It is true that the bidders in the Virago sale - initially thought to be Bloomsbury, Little Brown and Random House - smack of corporate takeover and faceless suits. But in this case, the suits are more likely to be from Nicole Farhi or Agnes B, for the main players include Liz Calder (of Bloomsbury), Philippa Harrison (of Little Brown) and Gail Rebuck (of Random House). No sign, though, of the headline that runs: Female moguls battle for women's dream.
In fact, the field is now reduced to two: Random House, although it already owns 10.6 per cent of Virago's share, had apparently not put in a bid by the end of last week. Sources close to the action suggest that the share prices under discussion are well in excess of the objective value of the ailing company. The bidders are after something more than just a property; Virago is not just another publisher.
It began life in 1973, and I don't remember it. That is to say, I hardly remember it not being there. But at the start of the 1970s, every well- dressed bookcase was dotted with orange and black (Penguins and Penguin Classics); within a few years, the same shelves were sure to be decked out with the deep green blocks of Virago spines.
Just what was the Virago effect? It's easy to be sentimental in hindsight, but for women blinking into adulthood at the time, the world really did feel new and different. Feminist thinking in the 1990s is all hand-wringing and soul-searching: what happened and whither and why. Twenty years ago, the things feminists said ended in full stops, not question marks. It was happening and that was that. And suddenly there were these glorious green books to read. Of course there were. They gave us a sense of ourselves and a whole literary past; they somehow promised a shiny future. There was no question about whether or not we bought them.
Cut to 1983. I was working for Chatto & Windus, a sister company of Virago during its few years as part of a group that also comprised Cape and the Bodley Head. I once visited a large bookshop in Coventry with one of our sales reps on her rounds. Half an hour of bargaining and cajoling persuaded the manager to take into his shop only a single copy of our latest hardback novel. Too literary. No interest around here, he said, before calling us a right pair of daft girlies and saying: "Now make sure you fill me up with the green ones before you go."
The green ones. He didn't even ask what the new titles were: he'd take anything the rep was carrying. Many of these books were just as "literary" and "obscure" as the novel he'd rejected, but they were wrapped in that green mantle; made special, made saleable.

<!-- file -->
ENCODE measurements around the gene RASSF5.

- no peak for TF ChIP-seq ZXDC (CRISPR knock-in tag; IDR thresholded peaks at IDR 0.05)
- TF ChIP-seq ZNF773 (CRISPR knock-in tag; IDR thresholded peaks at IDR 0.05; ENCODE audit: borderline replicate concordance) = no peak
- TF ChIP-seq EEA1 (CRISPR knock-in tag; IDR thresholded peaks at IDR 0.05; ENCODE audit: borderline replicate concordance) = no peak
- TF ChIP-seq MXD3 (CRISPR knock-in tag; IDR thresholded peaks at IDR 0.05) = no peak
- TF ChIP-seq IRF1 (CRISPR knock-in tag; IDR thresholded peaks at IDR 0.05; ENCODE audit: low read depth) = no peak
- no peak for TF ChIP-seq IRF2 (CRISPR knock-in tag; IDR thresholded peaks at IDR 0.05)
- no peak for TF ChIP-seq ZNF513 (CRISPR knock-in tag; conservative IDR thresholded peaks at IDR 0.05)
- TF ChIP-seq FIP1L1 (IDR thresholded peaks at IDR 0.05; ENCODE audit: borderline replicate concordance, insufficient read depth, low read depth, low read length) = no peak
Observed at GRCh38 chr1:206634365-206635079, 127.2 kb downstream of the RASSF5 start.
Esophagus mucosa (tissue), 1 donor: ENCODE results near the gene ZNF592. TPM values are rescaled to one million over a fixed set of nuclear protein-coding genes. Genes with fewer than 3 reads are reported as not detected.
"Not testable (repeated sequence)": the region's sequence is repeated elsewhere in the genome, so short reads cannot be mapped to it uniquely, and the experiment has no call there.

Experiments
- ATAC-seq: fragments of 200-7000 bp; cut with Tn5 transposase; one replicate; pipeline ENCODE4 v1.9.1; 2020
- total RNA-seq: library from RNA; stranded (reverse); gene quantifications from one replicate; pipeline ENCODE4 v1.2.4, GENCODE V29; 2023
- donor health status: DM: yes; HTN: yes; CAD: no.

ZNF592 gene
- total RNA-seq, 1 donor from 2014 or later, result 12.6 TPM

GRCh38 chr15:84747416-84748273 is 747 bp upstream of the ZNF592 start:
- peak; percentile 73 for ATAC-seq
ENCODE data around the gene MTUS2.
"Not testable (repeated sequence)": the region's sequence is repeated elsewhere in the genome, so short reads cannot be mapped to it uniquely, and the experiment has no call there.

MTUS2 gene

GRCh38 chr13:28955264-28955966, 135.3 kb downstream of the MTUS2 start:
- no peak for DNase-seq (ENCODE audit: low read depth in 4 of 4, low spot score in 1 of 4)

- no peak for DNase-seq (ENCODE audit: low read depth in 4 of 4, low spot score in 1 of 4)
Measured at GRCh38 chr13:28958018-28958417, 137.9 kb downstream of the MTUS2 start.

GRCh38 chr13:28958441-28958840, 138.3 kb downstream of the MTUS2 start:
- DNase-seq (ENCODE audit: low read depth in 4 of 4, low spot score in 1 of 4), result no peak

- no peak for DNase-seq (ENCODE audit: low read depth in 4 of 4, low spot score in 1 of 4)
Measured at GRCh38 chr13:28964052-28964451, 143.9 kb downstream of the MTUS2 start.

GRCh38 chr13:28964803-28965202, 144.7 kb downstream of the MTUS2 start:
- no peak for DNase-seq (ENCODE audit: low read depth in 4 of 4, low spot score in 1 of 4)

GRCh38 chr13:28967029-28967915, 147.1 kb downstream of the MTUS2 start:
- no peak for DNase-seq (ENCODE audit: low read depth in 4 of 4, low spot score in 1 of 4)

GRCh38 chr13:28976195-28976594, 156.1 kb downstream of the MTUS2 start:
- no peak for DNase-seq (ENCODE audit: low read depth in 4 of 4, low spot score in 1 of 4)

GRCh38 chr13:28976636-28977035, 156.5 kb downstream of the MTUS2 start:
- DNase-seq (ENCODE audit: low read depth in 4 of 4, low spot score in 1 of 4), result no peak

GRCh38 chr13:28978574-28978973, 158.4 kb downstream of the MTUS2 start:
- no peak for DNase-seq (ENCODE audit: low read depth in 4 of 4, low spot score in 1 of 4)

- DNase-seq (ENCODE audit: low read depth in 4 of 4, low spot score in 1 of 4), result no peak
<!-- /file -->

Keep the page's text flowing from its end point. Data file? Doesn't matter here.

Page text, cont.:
It was then that I realised how the dreamy ideal of the Seventies had become a marketing miracle of the Eighties. This was brand loyalty any cereal manufacturer would kill for.
In those 10 years, Virago had done more than just create itself. It already had imitators: the Women's Press was founded in 1978, Pandora Press in 1982. It had made its mark on publishing practice in everything from jacket design to a new way of reviving classics.
But another effect was much more significant, and Virago's success was already sowing the seeds of its own decline: women writers had become fashionable. In publishing terms, Virago had made women hot, and Virago's achievements meant that every mainstream publisher was suddenly mad for female writers. Not only did new or established women writers no longer have such need of a special press, they were actually being competed for in a way that might make such a press second choice.
Cut to 1995. On 25 September, the bitterest moment of a stormy AGM came when Carmen Callil, one of Virago's founders and still a 15 per cent shareholder, called for the company to be sold. It was the culmination of an unhappy recent history; sales were bad and working relationships were worse. Callil herself left the board in the spring; Harriet Spicer and Lennie Goodings, latterly managing director and editorial director, have quit their jobs more recently, although they are still shareholders. Forty per cent is owned by the millionaire, Bob Gavron, whose wife Kate is Virago's current chairwoman. The other founding member, with an 11 per cent stake, is Ursula Owen, who led the company jointly with Harriet Spicer from 1982 to 1990. With Alexandra Pringle, inspired commissioning editor, Ruth Petrie and several others, this was a group of exceptional women: talented, dedicated, full of vision. Some went to other jobs but remained board members; there were quarrels and power shifts; but somehow it still seemed to outsiders more like a brilliant, fractious family than a business.
So what went wrong? How did such a group of people land up like this? And when did Virago cease to be the vanguard and begin to look rather like a dusty ghetto?
Perhaps it was a martyr to its own cause. Perhaps its only real mistake was failing to reinvent itself soon enough; groundbreakers have to go on breaking new ground. The publicity has concentrated on the personalities but it is not only in all-women companies that personality conflicts have proved destructive. As one ex-Virago put it: "When men have boardroom battles, it's heroic and Titanic and serious. When women do the same, it's a catfight. We have to be allowed to behave as badly as men do."
As badly, or as well. Divisions have meant the board hasn't managed to fill the top vacancies, even though approaches have been made; the collapse of the Net Book Agreement increases the uncertainty about the financial future: such problems make it, according to one source, now more or less inevitable that all the original "family" will sell up. And whether there is any real hope of a revived or reinvented Virago for the next 20 years remains to be seen. It will have to be left to the new regiment of women.Reuse content